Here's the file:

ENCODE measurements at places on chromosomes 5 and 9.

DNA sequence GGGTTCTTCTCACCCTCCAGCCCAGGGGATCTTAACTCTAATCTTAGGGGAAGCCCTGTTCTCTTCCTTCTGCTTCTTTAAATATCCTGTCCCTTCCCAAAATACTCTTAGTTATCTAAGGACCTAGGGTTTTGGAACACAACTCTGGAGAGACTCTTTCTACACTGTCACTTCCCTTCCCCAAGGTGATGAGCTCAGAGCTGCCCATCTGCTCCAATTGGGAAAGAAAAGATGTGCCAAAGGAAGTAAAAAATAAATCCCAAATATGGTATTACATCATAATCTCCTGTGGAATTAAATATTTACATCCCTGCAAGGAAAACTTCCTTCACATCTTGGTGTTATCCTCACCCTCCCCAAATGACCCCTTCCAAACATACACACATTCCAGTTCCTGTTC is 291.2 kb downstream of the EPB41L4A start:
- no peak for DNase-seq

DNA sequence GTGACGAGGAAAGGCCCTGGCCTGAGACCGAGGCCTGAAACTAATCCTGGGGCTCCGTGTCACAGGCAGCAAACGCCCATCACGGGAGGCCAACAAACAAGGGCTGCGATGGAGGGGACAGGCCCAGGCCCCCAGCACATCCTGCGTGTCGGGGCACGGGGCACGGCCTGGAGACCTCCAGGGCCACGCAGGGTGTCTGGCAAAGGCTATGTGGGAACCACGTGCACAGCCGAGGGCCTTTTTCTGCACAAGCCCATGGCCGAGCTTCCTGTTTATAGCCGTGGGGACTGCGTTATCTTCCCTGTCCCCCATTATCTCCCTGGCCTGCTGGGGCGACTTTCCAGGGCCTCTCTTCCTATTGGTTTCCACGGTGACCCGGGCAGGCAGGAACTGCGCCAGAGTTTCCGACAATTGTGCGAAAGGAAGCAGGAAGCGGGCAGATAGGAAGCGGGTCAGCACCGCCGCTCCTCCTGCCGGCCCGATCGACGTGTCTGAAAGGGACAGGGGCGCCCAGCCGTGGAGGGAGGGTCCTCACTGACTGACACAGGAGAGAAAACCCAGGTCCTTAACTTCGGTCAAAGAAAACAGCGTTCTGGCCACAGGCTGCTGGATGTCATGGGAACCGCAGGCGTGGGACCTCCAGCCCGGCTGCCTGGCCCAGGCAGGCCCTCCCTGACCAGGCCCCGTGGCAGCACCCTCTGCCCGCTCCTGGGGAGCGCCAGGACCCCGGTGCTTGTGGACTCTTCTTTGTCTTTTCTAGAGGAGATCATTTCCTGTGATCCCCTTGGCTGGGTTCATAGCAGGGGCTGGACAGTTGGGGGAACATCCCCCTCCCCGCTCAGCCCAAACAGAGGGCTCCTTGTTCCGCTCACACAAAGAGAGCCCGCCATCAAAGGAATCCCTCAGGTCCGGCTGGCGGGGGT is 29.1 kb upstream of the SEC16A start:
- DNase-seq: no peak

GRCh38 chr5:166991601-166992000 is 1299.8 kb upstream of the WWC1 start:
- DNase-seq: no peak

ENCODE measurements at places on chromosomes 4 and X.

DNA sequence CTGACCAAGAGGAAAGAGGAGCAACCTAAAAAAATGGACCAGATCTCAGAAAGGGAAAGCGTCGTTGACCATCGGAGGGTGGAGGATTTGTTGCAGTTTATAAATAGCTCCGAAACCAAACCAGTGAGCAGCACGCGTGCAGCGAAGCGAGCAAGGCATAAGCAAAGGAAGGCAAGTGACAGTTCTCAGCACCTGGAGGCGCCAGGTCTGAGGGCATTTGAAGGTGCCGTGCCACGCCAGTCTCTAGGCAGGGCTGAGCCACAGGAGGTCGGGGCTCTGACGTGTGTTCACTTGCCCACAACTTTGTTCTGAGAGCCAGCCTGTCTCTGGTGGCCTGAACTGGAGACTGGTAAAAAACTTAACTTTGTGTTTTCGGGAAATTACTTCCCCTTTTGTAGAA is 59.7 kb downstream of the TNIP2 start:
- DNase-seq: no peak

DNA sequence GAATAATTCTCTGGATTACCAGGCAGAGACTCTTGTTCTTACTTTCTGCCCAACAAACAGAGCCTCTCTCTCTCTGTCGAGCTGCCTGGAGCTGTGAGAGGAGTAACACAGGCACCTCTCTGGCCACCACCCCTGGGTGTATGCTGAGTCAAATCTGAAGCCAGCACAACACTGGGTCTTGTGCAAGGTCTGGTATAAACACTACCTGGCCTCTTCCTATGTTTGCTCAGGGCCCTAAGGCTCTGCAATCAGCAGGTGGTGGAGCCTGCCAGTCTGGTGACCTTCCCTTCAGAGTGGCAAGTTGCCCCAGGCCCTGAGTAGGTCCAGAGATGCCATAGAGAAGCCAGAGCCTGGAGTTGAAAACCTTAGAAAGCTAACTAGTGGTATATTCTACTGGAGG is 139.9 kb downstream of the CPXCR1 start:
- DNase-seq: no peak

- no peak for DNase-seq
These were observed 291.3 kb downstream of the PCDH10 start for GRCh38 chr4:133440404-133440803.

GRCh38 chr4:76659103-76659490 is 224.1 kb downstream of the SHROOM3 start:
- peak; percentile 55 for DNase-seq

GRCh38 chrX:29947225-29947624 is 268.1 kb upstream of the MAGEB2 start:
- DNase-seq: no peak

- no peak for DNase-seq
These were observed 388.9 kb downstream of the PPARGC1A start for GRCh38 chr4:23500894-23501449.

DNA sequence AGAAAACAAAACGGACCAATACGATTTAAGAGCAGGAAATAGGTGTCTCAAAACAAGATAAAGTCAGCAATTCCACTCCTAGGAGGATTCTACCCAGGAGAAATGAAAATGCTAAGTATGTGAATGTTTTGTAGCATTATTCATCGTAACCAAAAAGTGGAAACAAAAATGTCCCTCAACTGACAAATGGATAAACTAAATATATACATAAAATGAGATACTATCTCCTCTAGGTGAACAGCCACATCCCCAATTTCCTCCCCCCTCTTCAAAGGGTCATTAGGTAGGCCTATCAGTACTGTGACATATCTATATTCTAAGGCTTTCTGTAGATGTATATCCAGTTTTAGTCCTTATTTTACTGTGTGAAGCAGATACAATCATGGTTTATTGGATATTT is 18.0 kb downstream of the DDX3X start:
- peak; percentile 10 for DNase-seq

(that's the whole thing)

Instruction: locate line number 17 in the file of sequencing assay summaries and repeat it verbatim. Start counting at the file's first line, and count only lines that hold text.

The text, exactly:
GRCh38 chrX:29947225-29947624 is 268.1 kb upstream of the MAGEB2 start: